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IndyCar Preseason Roundtable: St. Petersburg

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It’s the season opening weekend of the Verizon IndyCar Series. The off-season saw a gigantic shuffle amongst teams and drivers, generating several questions and storylines about which combinations will perform the best. The MotorSportsTalk team will dive into a handful of them ahead of the season opening Firestone Grand Prix of St. Petersburg.

1) How will Chip Ganassi Racing switching to Honda impact the balance of power among Chevrolet and Honda?

Kyle: Chip Ganassi Racing’s switch to Honda will put the problematic aero kit in the hands of perhaps the strongest and most-funded engineering staff outside of Team Penske. Can Ganassi’s depth boost Honda’s results? It will likely be a challenge early in the season as the team retool their setups to fit the new package. However, the gap between the manufacturers, especially in their results, should lesson as the year goes on, particularly when the series visits the larger ovals of the Indianapolis Motor Speedway and Texas Motor Speedway, places in which Honda appeared to have an edge over Chevrolet. It will be difficult to completely draw even, but Chip Ganassi Racing should give Honda a much needed boost in the win column and score multiple wins for the Japanese brand.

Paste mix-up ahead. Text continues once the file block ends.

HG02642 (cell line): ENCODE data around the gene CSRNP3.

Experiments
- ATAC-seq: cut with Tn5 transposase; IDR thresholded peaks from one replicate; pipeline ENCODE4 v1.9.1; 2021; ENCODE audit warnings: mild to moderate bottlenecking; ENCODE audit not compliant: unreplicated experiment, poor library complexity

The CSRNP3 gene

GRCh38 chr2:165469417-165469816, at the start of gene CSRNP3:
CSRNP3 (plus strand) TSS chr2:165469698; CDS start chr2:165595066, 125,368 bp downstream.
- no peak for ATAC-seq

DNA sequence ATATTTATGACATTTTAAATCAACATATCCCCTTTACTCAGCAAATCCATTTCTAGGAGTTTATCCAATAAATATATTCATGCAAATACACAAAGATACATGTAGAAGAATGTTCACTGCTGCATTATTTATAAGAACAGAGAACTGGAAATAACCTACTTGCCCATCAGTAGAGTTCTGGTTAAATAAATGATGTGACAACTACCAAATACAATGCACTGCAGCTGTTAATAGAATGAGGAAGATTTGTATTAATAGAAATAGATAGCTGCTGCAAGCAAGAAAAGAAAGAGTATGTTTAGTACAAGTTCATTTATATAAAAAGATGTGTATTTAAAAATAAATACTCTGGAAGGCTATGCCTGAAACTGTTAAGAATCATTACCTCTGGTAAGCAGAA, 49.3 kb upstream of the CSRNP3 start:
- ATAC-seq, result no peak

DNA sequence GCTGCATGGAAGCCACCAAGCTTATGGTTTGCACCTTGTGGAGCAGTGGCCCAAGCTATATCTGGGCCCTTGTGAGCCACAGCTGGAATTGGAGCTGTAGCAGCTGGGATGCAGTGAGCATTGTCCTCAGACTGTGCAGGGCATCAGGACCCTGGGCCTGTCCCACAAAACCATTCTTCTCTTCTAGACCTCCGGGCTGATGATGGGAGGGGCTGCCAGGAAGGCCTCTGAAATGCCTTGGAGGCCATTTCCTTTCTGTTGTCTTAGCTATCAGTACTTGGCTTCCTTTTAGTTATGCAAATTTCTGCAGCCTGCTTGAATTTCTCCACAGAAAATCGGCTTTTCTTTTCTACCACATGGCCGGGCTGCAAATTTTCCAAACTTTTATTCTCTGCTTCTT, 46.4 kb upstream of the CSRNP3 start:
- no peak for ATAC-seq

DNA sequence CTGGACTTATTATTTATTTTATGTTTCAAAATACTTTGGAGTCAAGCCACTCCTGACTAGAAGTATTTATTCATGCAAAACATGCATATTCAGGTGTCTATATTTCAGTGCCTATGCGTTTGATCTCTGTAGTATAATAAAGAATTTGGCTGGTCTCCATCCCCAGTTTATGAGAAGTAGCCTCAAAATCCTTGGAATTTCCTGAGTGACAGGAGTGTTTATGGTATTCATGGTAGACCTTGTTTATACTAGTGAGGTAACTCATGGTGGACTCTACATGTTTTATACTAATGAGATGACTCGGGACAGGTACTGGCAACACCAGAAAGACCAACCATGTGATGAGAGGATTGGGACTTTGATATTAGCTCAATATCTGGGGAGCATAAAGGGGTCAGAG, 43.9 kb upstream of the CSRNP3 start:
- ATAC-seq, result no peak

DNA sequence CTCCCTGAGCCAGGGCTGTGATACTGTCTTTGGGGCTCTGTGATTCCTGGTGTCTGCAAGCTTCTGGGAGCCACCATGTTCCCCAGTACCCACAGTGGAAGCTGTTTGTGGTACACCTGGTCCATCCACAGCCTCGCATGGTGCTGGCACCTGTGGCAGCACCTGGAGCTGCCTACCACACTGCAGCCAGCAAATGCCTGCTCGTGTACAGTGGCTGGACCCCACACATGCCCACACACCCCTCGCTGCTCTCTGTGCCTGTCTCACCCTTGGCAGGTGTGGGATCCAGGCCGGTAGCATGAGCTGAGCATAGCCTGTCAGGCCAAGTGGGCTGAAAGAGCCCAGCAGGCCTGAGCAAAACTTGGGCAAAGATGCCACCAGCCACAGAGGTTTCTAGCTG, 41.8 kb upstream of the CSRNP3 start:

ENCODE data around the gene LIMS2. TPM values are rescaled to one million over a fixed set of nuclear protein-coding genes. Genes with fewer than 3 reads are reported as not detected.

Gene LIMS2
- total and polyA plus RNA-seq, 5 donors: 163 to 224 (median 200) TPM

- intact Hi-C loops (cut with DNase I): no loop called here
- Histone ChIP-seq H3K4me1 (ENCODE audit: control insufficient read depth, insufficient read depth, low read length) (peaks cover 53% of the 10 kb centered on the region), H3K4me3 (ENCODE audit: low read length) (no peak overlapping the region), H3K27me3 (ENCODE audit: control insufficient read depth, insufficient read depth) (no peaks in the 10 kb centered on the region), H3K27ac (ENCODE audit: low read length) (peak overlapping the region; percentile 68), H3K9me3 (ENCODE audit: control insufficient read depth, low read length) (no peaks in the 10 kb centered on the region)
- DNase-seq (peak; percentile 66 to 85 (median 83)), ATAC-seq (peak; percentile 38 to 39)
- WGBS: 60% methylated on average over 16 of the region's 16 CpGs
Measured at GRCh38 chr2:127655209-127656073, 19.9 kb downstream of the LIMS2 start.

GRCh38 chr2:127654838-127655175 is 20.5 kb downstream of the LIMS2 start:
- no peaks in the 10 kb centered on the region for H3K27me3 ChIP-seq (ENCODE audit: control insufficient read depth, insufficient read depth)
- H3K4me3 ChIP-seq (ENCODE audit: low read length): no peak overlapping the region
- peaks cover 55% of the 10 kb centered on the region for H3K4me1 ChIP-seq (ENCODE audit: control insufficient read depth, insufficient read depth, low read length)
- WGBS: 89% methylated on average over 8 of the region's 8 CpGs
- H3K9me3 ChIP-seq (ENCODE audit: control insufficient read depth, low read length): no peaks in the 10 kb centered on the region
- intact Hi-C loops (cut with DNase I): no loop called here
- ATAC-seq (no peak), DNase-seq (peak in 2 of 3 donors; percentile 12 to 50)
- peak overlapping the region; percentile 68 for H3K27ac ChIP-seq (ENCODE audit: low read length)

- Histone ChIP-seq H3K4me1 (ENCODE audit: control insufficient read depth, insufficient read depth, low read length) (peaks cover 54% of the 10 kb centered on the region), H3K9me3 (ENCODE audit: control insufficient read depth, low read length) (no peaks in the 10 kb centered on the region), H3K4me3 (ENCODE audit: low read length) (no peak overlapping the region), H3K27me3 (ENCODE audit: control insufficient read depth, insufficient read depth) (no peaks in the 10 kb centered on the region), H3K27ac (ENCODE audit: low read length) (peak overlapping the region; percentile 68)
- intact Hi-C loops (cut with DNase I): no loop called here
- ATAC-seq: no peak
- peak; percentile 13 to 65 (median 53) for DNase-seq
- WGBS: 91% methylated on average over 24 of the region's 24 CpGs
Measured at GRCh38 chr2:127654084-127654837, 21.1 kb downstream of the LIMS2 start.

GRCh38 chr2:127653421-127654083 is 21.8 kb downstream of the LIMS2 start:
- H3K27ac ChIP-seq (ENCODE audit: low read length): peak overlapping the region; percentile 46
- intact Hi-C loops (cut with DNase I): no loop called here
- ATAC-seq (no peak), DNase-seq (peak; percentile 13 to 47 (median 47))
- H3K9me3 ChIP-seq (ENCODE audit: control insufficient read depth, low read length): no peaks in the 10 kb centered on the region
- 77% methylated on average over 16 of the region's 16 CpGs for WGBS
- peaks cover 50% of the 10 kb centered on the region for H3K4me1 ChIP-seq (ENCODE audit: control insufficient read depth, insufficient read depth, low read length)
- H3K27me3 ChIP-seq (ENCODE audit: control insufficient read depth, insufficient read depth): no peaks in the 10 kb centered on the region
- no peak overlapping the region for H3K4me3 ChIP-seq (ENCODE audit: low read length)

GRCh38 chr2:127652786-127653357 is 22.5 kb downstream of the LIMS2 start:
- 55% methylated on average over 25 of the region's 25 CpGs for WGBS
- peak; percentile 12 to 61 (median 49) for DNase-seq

Tony Kanaan at Sebring test. Photo: IndyCar

Tony: After years where the field was largely split in half between the two manufacturers, Honda has a distinct numerical advantage and its best resource acquisition with Ganassi coming back on board. After 10-6 and 14-2 drubbings in the win category the last couple years, I’d love to see Honda close that gap back to even or close at 9-8, and Ganassi has a shot to do it. But with the aero kits frozen for this year it’s hard to see the engineering strength offset the existing deficiencies, although power gains are possible; if Ganassi, Andretti and either or all of Schmidt Peterson, Rahal Letterman Lanigan and Coyne can win, I could see Honda closing the win gap to say 10-7 or 11-6. But another two-win campaign can’t occur, and I don’t think it will.

Luke: Ganassi’s switch to Honda should bring some needed balance to the Verizon IndyCar Series this year, for it has felt like ‘Chevy or bust’ at times since the introduction of the aero kits. Honda now has both the Ganassi and Andretti stables to lean on, and should get stronger as the year ticks on, although the freeze will limit how much ground can be made up. The bigger ovals remain Honda’s best chance of hitting victory lane without a slice of fortune this year, but I don’t see the disparity between the two manufacturers being as great this year.

2) Of the drivers in new places or ones rejoining Verizon IndyCar Series for 2017, which one will fare the best?

Newgarden looks ahead to 2017. Photo: Getty Images

Kyle: There are several different ways to look at this question. Josef Newgarden may finish the best of anyone who switched teams, given that he is with the mighty Team Penske. Sebastien Bourdais, again teamed up with Craig Hampson, may get the “Did the most with the least” award as he rejoins a revamped Dale Coyne Racing that, while down on funding, possesses enormous spirit and cunning. And, JR Hildebrand may be the one most poised for a breakout year as he begins a full-time role with Ed Carpenter Racing.

In all, Newgarden looks set to have the best results of anyone who signed with a new team or is rejoining the series, and following this particular storyline could be one of the most intriguing aspects of the 2017 season.